The 6 Dumbest Things You Could Do With Your Hard-Earned Bonus
You’ve worked hard all year and waited patiently for this moment. Finally, you are receiving your hard-earned bonus. And let’s admit it—it’s a very exciting moment.
If it’s a good year and your boss has been generous, getting your bonus can feel like winning the lottery. It’s rare that you’re able to get your hands on such a big lump sum of cash all at once.
But that doesn’t mean you should give yourself a free pass to spend your bonus as extravagantly as you wish. Here are six things you should absolutely avoid doing with your bonus.
Going on a shopping spree
Your bonus, no matter how good it might be, should not be an excuse to go on a shopping spree, whether online or offline.
Giving yourself permission to buy whatever you want without limit is a recipe for disaster. So hold on tight to your wallet when you’re walking down Orchard, and resist the urge to log onto Lazada or your favourite online shops!
There is nothing wrong with treating yourself within reason and buying something you’ve wanted for a while. But you should do so only after weighing the pros and cons of the purchase.
Getting conned into buying a spa/facial/manicure package
By all means, treat yourself to a day at the spa or a manicure with your bonus money—after all, you’ve been working hard all year and you deserve it.
But don’t let yourself be persuaded by aggressive salespeople to sign up for a package. Since you’re now in possession of a large amount, it can be tempting to sign up as you can well afford to.
Bear in mind that a large proportion of customers who buy packages will fail to fully use them. And worse still, you never know when the spa might go under, leaving you in the lurch.
Poppin’ bottles like there’s no tomorrow
If the first thing that flashes through your mind after getting your bonus is “let’s party!”, then you’ll want to watch yourself. Partying in Singapore is extremely expensive, and letting yourself spend with abandon can lead to thousands of dollars being lost in a single night.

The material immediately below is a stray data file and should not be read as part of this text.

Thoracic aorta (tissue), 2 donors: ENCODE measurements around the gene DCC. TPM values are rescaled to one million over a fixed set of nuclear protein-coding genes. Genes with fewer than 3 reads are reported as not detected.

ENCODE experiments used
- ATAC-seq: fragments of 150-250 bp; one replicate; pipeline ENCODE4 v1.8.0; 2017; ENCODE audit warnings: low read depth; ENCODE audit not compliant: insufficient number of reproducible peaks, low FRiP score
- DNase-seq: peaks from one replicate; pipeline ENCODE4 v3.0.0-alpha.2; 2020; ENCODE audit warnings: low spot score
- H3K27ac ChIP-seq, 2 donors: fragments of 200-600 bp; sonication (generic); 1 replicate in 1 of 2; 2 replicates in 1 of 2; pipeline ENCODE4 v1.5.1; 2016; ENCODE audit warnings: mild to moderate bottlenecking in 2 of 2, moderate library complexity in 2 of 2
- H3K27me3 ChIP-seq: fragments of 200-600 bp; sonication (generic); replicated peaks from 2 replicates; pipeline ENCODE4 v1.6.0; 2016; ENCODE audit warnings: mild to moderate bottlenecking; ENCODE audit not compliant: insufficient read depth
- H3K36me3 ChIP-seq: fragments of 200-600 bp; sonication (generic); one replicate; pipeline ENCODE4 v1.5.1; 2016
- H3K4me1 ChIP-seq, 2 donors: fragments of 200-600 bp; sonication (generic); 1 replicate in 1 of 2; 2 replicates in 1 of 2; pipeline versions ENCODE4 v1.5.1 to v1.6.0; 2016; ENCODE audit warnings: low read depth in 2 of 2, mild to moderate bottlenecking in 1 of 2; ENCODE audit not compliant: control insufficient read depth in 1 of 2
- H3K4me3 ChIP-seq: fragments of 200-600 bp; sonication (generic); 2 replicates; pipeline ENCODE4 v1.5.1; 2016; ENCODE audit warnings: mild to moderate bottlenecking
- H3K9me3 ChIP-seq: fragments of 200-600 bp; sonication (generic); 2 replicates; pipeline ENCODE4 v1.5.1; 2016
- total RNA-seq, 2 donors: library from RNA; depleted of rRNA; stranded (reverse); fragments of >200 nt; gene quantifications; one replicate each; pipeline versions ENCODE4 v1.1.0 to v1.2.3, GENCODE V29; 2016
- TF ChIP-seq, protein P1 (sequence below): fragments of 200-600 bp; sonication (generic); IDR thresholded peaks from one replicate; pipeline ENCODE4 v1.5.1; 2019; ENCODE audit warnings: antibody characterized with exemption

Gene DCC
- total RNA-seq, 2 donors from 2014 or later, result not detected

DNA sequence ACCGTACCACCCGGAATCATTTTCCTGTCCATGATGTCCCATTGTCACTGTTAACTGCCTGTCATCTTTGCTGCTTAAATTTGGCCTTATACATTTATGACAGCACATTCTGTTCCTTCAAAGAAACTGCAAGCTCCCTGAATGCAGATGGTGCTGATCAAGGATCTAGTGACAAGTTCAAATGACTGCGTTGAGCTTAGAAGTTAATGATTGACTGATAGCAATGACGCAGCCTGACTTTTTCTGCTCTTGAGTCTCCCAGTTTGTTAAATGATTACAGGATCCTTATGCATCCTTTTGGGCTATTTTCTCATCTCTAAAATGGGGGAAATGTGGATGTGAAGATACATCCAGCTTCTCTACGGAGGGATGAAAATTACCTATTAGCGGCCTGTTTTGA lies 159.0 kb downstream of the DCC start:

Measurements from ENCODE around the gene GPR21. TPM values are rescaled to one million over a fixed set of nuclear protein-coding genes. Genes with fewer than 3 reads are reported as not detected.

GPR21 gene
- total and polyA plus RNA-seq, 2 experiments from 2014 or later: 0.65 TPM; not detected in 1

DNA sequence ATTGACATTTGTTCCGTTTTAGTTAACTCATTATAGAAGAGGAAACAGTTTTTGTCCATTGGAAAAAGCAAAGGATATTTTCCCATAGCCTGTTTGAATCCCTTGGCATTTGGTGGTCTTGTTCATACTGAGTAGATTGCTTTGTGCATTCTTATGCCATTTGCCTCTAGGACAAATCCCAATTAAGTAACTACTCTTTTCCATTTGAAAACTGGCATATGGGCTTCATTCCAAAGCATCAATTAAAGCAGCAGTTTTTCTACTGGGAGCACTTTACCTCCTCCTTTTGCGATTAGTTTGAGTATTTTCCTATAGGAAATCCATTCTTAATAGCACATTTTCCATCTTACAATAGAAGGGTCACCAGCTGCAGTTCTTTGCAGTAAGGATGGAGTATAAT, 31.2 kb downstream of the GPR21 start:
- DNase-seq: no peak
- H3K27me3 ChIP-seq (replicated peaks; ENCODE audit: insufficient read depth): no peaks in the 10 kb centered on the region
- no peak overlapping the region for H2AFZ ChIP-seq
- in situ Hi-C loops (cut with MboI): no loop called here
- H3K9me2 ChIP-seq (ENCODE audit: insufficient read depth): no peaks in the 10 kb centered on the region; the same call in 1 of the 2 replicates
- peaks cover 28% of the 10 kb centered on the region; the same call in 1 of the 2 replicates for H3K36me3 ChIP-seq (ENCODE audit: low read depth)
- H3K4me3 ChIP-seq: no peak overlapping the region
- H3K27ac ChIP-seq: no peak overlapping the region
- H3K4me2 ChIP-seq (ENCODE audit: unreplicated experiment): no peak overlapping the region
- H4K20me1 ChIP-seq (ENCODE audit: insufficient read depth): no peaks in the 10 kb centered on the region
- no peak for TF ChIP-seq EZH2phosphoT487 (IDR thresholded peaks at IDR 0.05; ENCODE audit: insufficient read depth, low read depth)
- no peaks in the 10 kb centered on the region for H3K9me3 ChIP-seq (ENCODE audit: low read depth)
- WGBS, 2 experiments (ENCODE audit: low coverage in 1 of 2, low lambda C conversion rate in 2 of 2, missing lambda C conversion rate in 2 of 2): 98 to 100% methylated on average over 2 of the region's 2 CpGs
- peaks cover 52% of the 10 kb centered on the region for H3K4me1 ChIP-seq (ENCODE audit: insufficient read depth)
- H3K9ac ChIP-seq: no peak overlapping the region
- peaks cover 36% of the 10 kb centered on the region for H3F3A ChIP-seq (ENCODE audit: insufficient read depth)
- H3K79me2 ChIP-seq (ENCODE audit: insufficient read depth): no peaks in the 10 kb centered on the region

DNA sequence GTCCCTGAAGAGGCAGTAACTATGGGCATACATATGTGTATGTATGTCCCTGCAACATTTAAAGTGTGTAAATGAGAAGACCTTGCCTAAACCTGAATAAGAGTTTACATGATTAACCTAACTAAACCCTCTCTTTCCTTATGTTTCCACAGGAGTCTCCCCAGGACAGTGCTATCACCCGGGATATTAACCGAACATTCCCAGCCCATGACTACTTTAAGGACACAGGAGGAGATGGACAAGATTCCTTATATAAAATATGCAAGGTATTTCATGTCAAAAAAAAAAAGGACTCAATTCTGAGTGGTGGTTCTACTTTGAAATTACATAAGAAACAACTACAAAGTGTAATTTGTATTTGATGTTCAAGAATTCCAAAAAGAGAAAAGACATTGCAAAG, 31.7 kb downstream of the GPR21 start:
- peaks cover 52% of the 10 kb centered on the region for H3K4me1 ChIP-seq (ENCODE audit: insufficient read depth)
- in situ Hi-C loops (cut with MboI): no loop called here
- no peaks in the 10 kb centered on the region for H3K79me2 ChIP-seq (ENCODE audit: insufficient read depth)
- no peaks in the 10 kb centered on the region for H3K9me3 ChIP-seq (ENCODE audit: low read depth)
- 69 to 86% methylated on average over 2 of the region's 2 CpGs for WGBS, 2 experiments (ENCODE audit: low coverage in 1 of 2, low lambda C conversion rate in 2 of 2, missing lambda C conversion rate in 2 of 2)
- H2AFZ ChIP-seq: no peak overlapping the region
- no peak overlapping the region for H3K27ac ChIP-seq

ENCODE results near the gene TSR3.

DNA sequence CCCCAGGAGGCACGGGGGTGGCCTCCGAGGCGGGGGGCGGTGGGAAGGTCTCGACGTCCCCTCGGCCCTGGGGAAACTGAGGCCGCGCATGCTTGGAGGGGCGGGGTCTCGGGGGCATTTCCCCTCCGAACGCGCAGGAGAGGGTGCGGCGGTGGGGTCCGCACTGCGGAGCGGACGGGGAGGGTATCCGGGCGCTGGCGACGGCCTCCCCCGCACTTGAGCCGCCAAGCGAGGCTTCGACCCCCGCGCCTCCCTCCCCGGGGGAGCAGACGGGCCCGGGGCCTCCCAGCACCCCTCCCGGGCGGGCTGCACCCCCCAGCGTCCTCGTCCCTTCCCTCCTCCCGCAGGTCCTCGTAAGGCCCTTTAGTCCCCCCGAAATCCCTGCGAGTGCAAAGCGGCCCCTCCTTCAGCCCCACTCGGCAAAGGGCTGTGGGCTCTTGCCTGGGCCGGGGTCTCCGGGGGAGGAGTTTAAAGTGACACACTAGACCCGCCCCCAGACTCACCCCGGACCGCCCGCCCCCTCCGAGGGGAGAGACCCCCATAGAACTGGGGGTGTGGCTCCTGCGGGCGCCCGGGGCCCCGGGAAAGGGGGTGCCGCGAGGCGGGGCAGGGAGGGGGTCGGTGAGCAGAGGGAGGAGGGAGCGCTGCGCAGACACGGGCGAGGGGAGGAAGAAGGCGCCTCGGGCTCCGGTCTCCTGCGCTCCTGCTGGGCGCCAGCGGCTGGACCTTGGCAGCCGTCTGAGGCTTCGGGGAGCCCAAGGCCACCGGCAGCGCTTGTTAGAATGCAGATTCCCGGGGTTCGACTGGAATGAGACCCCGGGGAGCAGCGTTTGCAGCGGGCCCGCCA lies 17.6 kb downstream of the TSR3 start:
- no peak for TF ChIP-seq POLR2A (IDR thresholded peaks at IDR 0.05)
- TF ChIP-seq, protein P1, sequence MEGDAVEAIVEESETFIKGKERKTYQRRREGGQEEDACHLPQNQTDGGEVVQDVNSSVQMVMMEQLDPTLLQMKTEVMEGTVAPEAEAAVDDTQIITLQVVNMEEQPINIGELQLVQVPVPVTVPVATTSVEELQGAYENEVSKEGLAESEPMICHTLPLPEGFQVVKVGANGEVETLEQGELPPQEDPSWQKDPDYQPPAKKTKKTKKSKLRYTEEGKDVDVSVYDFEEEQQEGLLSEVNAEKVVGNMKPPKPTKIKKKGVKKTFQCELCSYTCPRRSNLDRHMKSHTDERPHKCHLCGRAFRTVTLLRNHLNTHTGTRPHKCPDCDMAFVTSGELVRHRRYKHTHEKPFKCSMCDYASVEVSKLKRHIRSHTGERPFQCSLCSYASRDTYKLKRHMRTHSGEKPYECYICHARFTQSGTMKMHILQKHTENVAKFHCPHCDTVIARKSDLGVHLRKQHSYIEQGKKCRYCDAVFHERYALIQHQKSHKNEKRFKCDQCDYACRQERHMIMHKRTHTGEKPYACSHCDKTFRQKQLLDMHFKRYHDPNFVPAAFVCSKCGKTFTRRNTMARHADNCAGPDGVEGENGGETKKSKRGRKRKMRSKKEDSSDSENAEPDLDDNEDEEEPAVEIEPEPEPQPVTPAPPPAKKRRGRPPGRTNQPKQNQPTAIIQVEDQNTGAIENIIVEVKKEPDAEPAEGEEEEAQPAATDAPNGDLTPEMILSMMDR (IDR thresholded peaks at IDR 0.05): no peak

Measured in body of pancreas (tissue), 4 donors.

So resist the urge to open bottles at Zouk on the pretext of “celebrating” your big fat bonus. When alcohol is involved, overspending can leave you with more to regret than just a hangover.
Treating your family/friends to lavish gifts or meals
The euphoria of receiving a generous bonus can temporarily crank up your willingness to spend on and share the joy with the people around you.
However, don’t fall into the trap of overspending on treats and gifts for your loved ones, or you’ll soon find your bonus decimated. Of course, there’s no harm in setting aside a bit of money to take your loved ones out to a nice meal or buy a gift for your partner. But decide on a reasonable amount you can afford to spend ahead of time and stick to it.
Forget to pay off your existing bills
If there is one thing you should absolutely spend your bonus on, it is to pay off your existing bills.
Take a look at your existing debt and try to settle as much of it as possible with your bonus. Credit card debt or personal loans should be the first types of debt you try to pay off in full, even if it means exhausting your bonus. Such high interest loans grow very quickly, so the sooner you pay them off, the better.
Not have a concrete plan for what to do with the money
Even if you’re the sort of person who can’t think more than five minutes into the future, you’ll want to consciously decide what to do with your bonus. This sum of cash can be very beneficial to you if you make a plan for how to use it, such as getting yourself covered or start your first savings plan for retirement.
Fail to plan and you risk ending up spending your bonus on purchases that do not really improve your life much, such as luxury staycations or daily Grab rides.
On the other hand, if you do plan ahead and well, your bonus can buy you freedom from debt, a more secure financial future and peace of mind.
Looking for smart ways to spend your bonus? We’ve got you covered right here. If you’re still not sure what to do, talk to an advisor to find out how to put it to good use.
This article is meant purely for informational purposes and should not be relied upon as financial advice. The precise terms, conditions and exclusions of any Income products mentioned are specified in their respective policy contracts. For customised advice to suit your specific needs, consult an Income insurance advisor.
This advertisement has not been reviewed by the Monetary Authority of Singapore.